Georgie Lowery (author) from North Florida on January 16, 2013:
For years I considered myself agnostic. A couple of years ago, I decided I needed to either believe or disbelieve because I felt as if I were fence-sitting. Now, as an atheist, I tend to see things with a more critical eye when it comes to religions.
I don't understand why people would do things like this to children. My only answer would be that they, themselves, are terrified and sincerely want for their children to ascend into heaven. IMO, it is very damaging and I am grateful that I was not brought up in a very religious household.
I am sorry for the anguish that these teachings caused you. I am sorry that some people can be so blind in their beliefs that they do these things. Unfortunately, your story is by no means unique, although I am not attempting to imply that your situation wasn't severe. For the most part, I believe that religion itself can be a good thing, but religion's followers often harm more than they help.
Thank you for stopping by and sharing your story. I appreciate it very much.
robin811 on January 15, 2013:
The inverse of the unhappy atheist stereotype is the "happy Christian" stereotype. After all, having the inside track on immortality should make one happy, right? Maybe for some, but that was not my experience. I was raised in a very apocalyptic denomination that taught me that the end was coming any day, and that there was no way to be absolutely positive that I would be saved. And even if I was I would certainly be tortured and killed for my beliefs before the end came. I was read stories about christian martyrs at a very young age, with the implication that that would certainly be my fate. I remember asking my parents what "drawn and quartered" meant when I was in second or third grade, and immediately regretting asking that question when I heard the answer. I seriously did not believe that the earth would last long enough for me to go to college, and so gave no serious thought to what I might want to do for a career. As a young boy I loved cars (one thing that has never really changed), and I remember fervently hoping the world would not end before I turned 16 so I could get my drivers license. I also thought girls were pretty cool but I knew I would never get married, even if the world lasted long enough. That is because I was taught that in the end all the true believers were rounded up and tortured to get us to recant our beliefs and receive the mark of the beast. and one of the techniques would be to take people we loved, especially spouses and children and torture and kill them in front of us to persuade us to recant. I hoped that I could resist torture myself, but I was sure I couldn't watch my children be tortured and killed.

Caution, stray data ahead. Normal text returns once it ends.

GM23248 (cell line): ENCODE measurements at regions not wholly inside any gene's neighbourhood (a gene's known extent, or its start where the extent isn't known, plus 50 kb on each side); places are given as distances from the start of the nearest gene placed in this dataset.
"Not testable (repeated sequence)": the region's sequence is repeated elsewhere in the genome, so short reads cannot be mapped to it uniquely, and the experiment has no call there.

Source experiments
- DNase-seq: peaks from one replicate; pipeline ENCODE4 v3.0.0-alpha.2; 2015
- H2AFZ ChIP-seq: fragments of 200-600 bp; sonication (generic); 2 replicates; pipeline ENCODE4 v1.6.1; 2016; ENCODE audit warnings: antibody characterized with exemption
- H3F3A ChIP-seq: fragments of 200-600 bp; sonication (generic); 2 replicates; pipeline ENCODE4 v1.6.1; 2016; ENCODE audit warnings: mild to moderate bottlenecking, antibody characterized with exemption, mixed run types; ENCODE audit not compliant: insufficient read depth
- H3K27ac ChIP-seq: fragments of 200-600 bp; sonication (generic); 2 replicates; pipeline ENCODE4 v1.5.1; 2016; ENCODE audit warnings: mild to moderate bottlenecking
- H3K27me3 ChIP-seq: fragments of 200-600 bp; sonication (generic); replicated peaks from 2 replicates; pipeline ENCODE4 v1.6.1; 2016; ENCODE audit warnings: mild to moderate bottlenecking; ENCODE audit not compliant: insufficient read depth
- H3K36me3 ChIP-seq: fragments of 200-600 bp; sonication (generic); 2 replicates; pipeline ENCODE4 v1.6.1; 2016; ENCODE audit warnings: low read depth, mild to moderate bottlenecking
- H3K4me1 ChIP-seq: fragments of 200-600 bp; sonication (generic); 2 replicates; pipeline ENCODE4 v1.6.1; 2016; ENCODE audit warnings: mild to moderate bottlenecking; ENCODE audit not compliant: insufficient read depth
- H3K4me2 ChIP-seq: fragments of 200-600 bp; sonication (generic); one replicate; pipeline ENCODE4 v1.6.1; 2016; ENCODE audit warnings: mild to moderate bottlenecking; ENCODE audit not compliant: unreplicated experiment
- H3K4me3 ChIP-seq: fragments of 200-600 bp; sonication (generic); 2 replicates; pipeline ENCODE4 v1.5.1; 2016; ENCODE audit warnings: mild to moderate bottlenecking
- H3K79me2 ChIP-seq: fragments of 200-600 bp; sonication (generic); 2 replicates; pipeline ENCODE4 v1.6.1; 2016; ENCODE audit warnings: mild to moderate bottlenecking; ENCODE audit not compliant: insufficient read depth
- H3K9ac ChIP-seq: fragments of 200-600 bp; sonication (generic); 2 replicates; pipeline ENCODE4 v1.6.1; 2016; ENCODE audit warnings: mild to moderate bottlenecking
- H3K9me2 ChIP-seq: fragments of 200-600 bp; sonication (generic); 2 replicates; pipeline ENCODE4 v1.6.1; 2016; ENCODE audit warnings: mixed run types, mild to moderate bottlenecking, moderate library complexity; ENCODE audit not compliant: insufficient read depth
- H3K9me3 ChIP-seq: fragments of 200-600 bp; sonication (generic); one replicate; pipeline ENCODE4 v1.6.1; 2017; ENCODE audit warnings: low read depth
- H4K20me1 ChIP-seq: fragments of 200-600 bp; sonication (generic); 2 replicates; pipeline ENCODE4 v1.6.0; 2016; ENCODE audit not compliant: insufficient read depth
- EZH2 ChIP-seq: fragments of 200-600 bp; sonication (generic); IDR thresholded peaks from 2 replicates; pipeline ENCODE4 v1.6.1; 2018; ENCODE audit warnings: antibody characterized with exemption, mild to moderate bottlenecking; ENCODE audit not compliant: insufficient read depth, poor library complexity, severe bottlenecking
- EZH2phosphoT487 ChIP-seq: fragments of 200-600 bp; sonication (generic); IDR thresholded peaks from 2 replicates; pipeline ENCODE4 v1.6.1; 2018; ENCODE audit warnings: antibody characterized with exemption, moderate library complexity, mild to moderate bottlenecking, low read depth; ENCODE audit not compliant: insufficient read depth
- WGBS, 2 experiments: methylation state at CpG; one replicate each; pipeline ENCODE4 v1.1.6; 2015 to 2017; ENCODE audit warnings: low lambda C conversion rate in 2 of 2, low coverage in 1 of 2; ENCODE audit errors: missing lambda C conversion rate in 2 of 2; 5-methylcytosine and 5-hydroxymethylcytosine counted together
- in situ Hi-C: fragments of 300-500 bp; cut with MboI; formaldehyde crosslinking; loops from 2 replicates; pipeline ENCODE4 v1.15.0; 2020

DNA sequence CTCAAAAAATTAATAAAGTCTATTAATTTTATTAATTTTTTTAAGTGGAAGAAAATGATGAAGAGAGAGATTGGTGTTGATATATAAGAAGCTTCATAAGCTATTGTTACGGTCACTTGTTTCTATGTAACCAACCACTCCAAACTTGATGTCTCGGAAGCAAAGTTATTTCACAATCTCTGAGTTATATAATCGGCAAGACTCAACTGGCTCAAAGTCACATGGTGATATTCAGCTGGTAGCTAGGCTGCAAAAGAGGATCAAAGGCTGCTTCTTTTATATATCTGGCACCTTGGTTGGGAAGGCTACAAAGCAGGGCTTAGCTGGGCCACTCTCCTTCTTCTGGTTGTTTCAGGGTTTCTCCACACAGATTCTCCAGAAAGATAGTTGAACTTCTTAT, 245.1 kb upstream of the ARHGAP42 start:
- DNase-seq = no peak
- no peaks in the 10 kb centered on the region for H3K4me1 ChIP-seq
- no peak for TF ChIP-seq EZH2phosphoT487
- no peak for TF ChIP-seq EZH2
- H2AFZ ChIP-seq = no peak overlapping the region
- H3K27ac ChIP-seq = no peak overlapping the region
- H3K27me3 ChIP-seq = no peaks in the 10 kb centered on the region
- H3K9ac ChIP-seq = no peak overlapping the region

the real kicker in all this, the one thing that tortured my imagination more than any other was the bizarre doctrine that the judgement had already begun, in heaven, many years before my birth. Jesus was judging every person who had ever lived, starting with Adam. When all the dead were judged he was continuing on with the living and when that was finished, the end would come. The thing was if you were living, and your judgement was complete, that was it. You were either saved or lost. (If you were saved you could still be lost by not staying true to the faith, but if you were lost, nothing you could ever do could change that. And even if you were a faithful member of this denomination when your number came up you still might have "failed" judgement, because you had missed a sin or two somewhere when asking for forgiveness. so there was no way to know for sure.